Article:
- GLOW: this show is So. Much. Fun. It's created by women, about women, mostly directed by women, and the stories are not "chick flick" -ish. It tells the story, primarily through the POV of one woman in particular, of the creation of the 1980's television show "Gorgeous Ladies Of Wrestling". There are very 1980's visual cues; I thought I caught a couple of anachronisms, but Stephen rebutted my concerns, and the show is too good overall to let the little things I thought were bothersome be bothersome. We started watching; Netflix just kept advancing to the next episode; after two or three "Are you still watching?" pauses, we discovered we'd watched the entire first season in one "sitting" (Friday). It's that good. You should definitely watch it. No, I don't care if you don't care about wrestling (neither do I) or female empowerment (well, I do care about that). If you don't care about either of those things, then you'll probably enjoy the costumes, makeup, and big hair. I mean, c'mon - hot girls in leotards and legwarmers? What's not to like? Watch it.
- Spies of Warsaw: this show is heavy. Much heavier than the CW shows. Waaaaaaay heavier than GLOW. But it was episodic, and we'd had it in the queue for awhile, because David Tennant. I mean, wouldn't you, for that reason? C'mon. We made it through. It's set in Poland (obviously), among other places, just before WWII. It's a BBC show, so most, if not all, of the cast are Brits. There are a lot of familiar faces. The Nazis all sound German, whether speaking German or English (yes, most of the dialogue is in English, probably just as a convenience for us, the audience). The Poles all sound Polish. Most of the French we encounter sound French. Except for David Tennant. He's a French Lieutenant Colonel SPY who speaks all of the appropriate languages (as far as we know), but he sounds like... the 10th Doctor. Well, maybe not quite the 10th Doctor, but ... close. It's a bit disappointing, because the rest of the performances (including his) are fine. Perfectly believable. But c'mon! Sound French! So... it's a well-written, well-produced, well-performed heavy reenactment of that period of time in that part of Europe. But you do have to suspend your disbelief that DT is French. There are only four episodes, so we knocked this one out in two days.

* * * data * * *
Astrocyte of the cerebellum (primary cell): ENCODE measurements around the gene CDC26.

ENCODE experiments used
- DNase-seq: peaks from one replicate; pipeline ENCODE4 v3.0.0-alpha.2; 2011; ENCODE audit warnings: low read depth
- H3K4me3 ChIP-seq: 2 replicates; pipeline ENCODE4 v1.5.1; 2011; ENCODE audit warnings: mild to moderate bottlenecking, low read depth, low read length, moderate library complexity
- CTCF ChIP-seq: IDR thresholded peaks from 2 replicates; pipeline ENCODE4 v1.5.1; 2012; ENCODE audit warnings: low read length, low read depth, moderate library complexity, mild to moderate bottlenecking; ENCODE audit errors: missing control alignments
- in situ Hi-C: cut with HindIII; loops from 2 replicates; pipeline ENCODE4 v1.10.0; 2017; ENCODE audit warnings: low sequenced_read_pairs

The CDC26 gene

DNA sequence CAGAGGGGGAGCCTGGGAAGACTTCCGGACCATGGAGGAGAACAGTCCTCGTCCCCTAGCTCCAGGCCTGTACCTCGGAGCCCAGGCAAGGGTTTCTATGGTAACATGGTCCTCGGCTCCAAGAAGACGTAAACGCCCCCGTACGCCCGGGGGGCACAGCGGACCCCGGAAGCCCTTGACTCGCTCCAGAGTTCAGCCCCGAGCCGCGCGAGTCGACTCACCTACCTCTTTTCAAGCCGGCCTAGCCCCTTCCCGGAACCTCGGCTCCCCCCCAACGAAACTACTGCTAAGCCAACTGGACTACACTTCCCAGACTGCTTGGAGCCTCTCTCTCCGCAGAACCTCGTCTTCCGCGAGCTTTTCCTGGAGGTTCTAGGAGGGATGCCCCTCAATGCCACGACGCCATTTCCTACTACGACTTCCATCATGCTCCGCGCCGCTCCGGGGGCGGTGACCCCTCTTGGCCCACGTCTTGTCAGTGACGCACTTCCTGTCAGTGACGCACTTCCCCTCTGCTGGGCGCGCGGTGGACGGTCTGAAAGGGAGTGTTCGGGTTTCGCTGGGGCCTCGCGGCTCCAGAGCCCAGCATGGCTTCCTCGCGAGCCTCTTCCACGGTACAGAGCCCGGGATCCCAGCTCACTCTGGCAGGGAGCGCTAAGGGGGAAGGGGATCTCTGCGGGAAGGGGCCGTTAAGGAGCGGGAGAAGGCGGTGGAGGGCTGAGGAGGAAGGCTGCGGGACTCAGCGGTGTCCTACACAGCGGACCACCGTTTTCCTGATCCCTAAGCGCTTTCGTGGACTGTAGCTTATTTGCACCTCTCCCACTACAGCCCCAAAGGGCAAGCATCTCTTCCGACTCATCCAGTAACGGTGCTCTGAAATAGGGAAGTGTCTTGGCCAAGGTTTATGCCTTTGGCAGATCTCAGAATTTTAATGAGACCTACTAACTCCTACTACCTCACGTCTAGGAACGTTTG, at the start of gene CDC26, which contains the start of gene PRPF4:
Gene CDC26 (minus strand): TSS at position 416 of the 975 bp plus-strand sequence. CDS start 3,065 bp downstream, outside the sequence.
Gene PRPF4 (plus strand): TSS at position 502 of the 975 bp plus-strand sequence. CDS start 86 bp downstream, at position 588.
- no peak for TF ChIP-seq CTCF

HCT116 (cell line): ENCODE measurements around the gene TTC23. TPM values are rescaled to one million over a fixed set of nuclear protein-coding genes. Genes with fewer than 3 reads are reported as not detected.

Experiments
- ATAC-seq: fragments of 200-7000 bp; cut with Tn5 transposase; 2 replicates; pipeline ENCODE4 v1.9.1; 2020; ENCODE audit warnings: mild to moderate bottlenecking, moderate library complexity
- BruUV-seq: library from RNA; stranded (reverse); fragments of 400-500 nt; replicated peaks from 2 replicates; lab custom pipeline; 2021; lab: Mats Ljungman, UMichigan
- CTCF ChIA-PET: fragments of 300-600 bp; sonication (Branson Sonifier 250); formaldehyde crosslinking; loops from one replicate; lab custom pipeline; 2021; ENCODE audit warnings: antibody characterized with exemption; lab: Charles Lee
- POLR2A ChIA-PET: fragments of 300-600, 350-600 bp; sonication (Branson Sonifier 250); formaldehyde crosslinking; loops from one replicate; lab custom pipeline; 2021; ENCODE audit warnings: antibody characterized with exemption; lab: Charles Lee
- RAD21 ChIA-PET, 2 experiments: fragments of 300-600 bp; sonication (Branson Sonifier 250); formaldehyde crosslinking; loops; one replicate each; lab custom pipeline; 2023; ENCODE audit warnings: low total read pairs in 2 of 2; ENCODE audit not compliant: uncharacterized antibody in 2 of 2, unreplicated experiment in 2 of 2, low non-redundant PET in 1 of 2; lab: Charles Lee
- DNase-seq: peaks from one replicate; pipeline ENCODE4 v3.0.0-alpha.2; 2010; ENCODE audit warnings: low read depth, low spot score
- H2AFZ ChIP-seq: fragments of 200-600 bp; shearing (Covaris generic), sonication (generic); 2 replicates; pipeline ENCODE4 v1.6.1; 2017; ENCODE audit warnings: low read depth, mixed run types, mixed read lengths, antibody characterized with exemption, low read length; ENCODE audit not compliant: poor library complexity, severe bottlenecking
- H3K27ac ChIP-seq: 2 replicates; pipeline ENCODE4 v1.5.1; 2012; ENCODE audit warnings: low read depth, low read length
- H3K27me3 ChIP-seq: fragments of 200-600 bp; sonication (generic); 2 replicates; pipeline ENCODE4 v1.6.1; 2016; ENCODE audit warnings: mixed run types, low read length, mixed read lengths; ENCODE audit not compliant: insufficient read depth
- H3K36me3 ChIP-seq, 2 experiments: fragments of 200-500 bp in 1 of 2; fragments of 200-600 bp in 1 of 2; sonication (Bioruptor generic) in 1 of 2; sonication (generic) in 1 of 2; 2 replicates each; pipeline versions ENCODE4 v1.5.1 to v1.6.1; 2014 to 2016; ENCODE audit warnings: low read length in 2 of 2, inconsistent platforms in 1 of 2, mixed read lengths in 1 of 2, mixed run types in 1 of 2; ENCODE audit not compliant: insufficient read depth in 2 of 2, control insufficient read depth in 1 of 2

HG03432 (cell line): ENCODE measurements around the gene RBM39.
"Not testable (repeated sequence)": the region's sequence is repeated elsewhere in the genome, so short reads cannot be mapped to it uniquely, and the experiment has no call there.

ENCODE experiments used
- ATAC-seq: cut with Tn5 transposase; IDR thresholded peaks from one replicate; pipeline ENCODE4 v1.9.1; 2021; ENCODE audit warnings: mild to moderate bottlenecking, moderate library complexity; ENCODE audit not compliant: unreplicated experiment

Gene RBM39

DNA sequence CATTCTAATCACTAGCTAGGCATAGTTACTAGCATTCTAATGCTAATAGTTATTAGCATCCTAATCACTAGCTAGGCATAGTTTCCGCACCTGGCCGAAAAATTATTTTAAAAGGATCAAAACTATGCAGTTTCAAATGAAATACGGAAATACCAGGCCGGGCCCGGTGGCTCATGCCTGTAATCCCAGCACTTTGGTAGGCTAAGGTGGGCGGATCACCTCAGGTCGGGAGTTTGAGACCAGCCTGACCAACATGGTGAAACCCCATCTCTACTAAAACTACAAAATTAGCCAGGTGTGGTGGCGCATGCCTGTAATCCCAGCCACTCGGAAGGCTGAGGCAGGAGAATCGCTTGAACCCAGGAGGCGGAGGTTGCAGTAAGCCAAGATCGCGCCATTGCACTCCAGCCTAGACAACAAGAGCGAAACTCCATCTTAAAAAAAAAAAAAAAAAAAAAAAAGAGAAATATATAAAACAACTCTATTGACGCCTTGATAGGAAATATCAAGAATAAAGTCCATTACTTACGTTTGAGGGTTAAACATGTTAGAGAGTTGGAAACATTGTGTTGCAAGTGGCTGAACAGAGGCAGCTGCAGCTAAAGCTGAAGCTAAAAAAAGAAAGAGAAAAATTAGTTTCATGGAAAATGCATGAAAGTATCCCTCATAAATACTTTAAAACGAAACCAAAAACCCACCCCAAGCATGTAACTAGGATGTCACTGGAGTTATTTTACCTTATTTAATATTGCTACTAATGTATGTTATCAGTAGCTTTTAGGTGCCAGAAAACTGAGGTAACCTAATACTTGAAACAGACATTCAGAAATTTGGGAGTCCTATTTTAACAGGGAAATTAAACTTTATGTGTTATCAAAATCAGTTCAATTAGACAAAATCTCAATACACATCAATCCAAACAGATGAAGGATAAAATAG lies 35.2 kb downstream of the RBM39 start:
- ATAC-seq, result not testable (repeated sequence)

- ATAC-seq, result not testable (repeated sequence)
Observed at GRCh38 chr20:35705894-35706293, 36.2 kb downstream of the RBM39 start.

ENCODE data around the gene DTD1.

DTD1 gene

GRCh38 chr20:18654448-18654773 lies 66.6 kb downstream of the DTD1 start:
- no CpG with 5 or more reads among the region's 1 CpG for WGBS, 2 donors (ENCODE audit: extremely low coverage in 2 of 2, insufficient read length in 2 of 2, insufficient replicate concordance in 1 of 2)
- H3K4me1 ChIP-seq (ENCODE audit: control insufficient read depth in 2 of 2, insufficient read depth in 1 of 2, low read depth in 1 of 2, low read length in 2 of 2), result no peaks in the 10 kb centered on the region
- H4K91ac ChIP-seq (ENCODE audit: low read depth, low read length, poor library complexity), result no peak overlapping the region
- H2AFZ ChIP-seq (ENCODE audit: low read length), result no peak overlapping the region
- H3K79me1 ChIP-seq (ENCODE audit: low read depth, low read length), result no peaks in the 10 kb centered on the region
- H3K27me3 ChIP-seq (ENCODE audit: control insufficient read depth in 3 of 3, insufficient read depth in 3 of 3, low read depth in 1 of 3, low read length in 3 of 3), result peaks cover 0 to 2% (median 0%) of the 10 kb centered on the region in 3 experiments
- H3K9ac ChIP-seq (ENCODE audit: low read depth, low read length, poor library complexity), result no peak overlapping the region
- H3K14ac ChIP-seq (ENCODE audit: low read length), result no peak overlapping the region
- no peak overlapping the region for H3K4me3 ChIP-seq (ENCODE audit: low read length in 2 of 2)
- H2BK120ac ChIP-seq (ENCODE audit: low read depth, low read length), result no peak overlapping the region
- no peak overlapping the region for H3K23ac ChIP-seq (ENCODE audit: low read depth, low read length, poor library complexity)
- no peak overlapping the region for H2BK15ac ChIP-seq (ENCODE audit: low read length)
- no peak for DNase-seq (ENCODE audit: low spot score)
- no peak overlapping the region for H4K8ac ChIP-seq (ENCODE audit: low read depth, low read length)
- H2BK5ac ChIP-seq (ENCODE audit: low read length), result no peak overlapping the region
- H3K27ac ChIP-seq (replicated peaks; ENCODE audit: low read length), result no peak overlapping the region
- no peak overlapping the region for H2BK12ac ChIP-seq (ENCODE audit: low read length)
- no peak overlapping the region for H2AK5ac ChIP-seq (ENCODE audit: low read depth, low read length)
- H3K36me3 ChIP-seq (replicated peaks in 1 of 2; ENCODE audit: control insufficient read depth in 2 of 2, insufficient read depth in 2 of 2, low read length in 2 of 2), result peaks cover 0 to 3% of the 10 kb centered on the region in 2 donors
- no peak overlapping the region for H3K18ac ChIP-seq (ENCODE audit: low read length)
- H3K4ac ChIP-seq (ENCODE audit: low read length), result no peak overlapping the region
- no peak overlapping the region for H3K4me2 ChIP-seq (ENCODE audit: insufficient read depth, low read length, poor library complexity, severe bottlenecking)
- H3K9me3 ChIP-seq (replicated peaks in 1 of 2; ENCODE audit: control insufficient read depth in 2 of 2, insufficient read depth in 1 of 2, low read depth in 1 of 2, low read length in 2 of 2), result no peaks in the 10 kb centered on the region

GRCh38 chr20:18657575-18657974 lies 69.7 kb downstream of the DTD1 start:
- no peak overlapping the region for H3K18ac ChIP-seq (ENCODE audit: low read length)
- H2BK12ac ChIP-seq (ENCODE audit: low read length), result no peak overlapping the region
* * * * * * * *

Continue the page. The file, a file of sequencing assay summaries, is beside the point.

- ... and then we needed something new to watch, so I opted for something a bit "lighter": iZombie. Y'all, this show is intelligent and fun, and utilizes comic book segues, even though it's not related to any comics (to my knowledge, at least). And it's about the undead, of course. So it's not quite as "gross" as Santa Clarita Diet, and it doesn't have Drew Barrymore, but still. It's good, and we'll continue bingeing this one, probably.
What have YOU been watching?